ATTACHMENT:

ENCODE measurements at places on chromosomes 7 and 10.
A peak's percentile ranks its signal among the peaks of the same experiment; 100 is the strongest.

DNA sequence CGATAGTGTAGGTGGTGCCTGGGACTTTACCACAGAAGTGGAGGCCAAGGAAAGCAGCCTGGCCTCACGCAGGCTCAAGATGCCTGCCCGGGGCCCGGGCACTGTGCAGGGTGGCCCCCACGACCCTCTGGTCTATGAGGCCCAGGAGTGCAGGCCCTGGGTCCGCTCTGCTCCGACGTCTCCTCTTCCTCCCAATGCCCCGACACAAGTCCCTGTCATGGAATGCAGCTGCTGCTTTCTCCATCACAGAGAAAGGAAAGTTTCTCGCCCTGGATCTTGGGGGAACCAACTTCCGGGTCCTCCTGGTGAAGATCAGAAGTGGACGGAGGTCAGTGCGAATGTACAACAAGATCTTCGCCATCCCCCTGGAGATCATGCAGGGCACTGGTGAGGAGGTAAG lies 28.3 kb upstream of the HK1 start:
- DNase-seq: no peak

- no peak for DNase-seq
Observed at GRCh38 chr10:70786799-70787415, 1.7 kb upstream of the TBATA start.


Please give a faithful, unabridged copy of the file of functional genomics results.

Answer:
ENCODE measurements at places on chromosomes 7 and 10.
A peak's percentile ranks its signal among the peaks of the same experiment; 100 is the strongest.

DNA sequence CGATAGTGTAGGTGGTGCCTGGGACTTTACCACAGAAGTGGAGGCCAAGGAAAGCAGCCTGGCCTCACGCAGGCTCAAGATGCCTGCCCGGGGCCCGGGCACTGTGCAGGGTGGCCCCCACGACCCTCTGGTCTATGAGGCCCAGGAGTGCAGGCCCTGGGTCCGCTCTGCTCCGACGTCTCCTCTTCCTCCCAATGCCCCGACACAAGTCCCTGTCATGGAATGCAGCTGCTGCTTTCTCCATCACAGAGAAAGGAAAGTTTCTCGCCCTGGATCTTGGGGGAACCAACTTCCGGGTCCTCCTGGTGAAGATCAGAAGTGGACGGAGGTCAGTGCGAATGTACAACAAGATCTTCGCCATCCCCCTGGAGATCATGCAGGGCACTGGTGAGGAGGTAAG lies 28.3 kb upstream of the HK1 start:
- DNase-seq: no peak

- no peak for DNase-seq
Observed at GRCh38 chr10:70786799-70787415, 1.7 kb upstream of the TBATA start.